By David Pendered
At some point in the battle with the alligator, the hunters probably stopped thinking about the record book.
Which may be just as well. Because the alligator they killed after a four-hour fight last week was nearly a foot shorter than the record-setting lizard taken last year.
But the alligator that hunters took Oct. 2 from Lake Blackshear did measure 13 feet and weigh in at 660 pounds, according to media reports. The beast took six bullets to kill before it could be dragged to a small boat and motored ashore.
Gator hunting has emerged as a booming business in Georgia, and other states with significant alligator populations. No doubt the popularity of the reality TV series “Swamp People” on the History Channel is fueling the interest.
This year, more than 10,000 hunters were expected to apply for just 850 gator permits Georgia issued. The month-long season ended Oct. 5.
The gator taken at Lake Blackshear drew attention partly because a camera was present to record the creature being loaded onto a scale and truck.
Gator records are measured in inches. At 13 feet, the creature killed on Lake Blackshear measured 156 inches.
If it’s measurement stands, the gator will be far and away longer than the average length recorded in Georgia’s record book, which dates to 2003. The average length is 100 inches.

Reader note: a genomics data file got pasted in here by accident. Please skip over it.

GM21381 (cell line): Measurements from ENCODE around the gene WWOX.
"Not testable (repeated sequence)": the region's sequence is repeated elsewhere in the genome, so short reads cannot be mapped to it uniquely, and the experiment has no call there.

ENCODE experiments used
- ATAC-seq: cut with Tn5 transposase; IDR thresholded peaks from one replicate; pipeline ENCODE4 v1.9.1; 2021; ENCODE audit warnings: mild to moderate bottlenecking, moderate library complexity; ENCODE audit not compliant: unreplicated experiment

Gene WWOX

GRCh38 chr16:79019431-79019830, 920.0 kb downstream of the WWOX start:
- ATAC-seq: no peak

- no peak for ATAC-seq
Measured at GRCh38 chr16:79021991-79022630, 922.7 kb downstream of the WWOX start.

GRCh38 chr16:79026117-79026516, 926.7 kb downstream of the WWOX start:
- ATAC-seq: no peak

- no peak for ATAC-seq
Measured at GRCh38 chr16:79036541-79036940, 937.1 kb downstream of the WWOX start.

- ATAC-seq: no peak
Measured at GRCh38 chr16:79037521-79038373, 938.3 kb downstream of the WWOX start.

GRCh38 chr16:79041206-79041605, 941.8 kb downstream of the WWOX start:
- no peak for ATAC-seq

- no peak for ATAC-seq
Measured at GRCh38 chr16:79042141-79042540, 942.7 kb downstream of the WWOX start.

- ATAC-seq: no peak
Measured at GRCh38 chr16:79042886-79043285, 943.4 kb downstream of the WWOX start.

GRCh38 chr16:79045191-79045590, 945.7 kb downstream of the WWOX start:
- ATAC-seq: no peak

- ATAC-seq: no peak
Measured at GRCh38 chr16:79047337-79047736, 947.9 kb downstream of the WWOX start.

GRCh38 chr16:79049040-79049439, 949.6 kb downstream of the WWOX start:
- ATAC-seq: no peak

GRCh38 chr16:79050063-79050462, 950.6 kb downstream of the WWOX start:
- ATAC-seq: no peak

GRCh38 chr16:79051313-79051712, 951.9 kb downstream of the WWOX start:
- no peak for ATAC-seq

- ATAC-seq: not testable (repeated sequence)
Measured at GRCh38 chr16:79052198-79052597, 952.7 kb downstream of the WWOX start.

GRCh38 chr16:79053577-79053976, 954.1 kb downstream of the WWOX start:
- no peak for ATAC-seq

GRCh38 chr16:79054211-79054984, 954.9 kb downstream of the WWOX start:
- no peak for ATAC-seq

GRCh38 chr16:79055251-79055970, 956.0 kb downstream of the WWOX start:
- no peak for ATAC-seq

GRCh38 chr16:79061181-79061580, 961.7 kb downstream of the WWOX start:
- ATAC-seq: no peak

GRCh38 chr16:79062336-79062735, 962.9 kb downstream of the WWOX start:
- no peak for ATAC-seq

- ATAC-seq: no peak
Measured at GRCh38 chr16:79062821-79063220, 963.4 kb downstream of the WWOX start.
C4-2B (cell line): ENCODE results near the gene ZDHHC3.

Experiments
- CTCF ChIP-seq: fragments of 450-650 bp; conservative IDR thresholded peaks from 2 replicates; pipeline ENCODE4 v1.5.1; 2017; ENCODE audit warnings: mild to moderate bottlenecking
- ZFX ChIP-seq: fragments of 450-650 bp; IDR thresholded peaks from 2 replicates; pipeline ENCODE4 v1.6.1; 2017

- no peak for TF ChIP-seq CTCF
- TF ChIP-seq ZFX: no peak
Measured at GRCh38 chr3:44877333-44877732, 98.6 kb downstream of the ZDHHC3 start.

But in terms of record size, this one isn’t even close.
The longest gator caught in the past 11 years is 167 inches. Most gators that were record-setters during those 11 years is from 160 to 163 inches.
Greg Waters, who oversees the alligator program for the Georgia Department of Natural Resources, said the official tally of this year’s gator season won’t be known for some time.
So far, Waters said, he’s had more than 150 alligators reported. He expects the number will increase as hunters report their take.
Hunters have until Oct. 15 to check their alligator hide into a DNR office to get something called a CITES tag.
These tags are part of the monitoring system of the alligator season. CITES tags must remain attached to the alligator hide until it is processed – tanned, mounted, or exported from Georgia, according to DNR regulations.
Alligators no longer are listed as an endangered species. Actually, their resurgence is now portrayed as an example of successful environmental stewardship.
The alligator population has recovered from losses caused by heavy hunting and loss of habitat that drove them toward extinction. In 1967, alligators were added to nation’s list of endangered species.
The situation has improved. According to National Georgraphic:
- “State and federal protections, habitat preservation efforts, and reduced demand for alligator products have improved the species’ wild population to more than one million and growing today.”
State records suggest gators are becoming increasingly difficult to locate and kill.
The success rate of hunters has dropped from 39 percent to 29 percent, during the period from 2003 through 2013.
The decline has accompanied a rising number of permits. The number issued has increased from 104 in 2003 to 850 over the past five years.